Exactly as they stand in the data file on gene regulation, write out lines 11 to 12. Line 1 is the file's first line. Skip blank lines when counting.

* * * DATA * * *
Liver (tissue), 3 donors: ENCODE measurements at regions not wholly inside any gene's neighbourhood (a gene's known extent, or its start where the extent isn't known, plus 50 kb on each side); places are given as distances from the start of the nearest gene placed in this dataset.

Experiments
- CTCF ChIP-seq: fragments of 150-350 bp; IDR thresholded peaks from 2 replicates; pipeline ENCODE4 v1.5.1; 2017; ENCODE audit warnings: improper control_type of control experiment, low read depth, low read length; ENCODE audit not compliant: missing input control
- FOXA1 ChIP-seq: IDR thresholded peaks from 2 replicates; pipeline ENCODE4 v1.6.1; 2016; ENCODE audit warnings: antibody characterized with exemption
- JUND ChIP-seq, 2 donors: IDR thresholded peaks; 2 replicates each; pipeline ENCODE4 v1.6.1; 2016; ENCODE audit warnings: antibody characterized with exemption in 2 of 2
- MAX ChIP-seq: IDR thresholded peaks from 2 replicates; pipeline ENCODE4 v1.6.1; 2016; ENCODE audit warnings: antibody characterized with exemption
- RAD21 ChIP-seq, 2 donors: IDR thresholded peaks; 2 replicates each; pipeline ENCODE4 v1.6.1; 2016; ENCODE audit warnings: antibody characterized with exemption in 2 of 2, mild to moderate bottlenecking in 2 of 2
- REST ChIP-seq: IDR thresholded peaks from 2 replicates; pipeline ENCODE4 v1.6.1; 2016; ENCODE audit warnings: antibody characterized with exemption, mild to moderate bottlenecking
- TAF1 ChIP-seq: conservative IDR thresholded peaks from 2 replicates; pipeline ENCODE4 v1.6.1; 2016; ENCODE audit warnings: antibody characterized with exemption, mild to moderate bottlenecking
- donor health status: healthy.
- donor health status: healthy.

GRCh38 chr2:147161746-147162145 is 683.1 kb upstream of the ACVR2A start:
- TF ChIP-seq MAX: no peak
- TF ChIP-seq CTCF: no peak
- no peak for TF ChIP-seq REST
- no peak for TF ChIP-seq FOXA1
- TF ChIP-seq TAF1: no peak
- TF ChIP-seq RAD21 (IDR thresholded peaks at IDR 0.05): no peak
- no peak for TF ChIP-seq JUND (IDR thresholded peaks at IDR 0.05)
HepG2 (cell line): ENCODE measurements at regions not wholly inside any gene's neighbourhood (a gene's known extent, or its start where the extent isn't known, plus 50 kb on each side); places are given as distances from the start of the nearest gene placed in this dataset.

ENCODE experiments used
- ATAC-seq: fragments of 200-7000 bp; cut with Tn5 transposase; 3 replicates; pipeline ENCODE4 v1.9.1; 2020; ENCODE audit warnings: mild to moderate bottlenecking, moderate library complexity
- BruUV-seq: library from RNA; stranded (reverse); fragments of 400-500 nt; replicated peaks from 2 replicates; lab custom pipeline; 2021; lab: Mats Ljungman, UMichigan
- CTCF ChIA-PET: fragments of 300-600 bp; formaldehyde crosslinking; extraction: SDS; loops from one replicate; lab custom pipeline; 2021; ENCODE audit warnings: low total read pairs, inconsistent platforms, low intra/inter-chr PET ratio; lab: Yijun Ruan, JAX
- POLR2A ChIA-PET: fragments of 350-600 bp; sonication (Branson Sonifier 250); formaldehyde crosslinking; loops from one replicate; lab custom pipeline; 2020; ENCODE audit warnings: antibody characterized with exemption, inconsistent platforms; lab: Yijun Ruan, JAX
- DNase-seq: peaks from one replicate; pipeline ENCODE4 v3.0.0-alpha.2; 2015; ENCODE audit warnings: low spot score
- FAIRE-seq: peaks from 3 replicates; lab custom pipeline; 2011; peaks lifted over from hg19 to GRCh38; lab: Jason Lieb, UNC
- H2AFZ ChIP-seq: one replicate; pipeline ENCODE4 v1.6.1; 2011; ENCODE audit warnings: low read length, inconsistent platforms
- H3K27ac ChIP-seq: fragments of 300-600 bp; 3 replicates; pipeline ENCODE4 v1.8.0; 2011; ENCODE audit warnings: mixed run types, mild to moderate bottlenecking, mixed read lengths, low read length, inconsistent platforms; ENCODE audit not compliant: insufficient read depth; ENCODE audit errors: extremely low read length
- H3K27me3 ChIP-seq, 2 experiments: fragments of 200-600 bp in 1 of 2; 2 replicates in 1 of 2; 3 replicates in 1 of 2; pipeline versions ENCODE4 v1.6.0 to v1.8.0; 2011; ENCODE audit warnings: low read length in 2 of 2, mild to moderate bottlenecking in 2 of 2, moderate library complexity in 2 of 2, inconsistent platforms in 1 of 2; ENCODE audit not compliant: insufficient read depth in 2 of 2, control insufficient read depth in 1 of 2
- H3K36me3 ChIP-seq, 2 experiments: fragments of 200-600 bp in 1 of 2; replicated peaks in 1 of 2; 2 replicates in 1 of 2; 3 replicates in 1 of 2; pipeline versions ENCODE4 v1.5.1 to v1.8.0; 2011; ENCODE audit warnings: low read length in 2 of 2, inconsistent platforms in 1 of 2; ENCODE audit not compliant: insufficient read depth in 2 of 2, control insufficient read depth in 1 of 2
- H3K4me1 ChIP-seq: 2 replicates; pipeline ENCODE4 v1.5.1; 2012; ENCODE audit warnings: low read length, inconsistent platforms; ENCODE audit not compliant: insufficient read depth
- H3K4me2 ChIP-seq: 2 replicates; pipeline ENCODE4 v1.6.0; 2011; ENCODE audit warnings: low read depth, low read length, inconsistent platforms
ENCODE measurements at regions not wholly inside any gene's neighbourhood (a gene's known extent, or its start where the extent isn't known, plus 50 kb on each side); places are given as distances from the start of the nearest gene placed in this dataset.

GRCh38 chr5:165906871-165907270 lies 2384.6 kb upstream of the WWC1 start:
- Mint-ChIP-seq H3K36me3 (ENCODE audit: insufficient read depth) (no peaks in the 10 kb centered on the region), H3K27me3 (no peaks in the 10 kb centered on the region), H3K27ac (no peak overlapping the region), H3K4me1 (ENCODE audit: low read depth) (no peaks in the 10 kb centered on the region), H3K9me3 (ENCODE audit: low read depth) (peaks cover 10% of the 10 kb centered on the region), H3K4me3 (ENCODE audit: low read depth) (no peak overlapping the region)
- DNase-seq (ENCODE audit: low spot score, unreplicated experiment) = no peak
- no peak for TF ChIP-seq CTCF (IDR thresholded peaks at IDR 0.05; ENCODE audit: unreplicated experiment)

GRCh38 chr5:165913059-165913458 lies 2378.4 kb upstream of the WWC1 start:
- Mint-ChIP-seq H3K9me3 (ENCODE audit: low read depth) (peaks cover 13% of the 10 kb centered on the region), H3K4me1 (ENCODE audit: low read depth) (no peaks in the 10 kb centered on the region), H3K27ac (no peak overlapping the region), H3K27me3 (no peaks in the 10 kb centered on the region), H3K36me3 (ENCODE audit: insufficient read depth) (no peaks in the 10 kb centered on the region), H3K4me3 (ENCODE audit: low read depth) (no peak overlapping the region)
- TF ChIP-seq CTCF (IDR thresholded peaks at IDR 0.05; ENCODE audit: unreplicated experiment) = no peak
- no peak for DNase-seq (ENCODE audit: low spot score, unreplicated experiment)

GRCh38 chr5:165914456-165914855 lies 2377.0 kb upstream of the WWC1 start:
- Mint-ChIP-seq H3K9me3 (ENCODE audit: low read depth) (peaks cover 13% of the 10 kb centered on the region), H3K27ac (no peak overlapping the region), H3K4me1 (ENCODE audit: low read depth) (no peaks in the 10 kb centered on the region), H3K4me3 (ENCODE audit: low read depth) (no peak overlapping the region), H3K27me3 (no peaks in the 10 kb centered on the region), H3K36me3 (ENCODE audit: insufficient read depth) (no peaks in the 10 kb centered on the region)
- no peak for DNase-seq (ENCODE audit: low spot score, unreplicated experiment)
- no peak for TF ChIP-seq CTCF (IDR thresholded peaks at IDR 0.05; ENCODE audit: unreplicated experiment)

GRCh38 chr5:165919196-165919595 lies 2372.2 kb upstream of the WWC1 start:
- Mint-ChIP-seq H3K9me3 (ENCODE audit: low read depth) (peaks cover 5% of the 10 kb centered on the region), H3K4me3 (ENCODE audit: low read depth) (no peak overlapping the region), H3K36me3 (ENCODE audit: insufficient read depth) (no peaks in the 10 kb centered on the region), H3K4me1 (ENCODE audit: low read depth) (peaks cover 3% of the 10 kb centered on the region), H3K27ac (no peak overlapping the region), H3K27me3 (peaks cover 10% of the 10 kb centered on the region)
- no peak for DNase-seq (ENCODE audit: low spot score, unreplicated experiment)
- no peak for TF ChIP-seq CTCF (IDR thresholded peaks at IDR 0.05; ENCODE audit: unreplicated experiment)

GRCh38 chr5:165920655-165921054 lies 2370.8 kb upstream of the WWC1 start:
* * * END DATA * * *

- donor health status: healthy.

GRCh38 chr2:147161746-147162145 is 683.1 kb upstream of the ACVR2A start: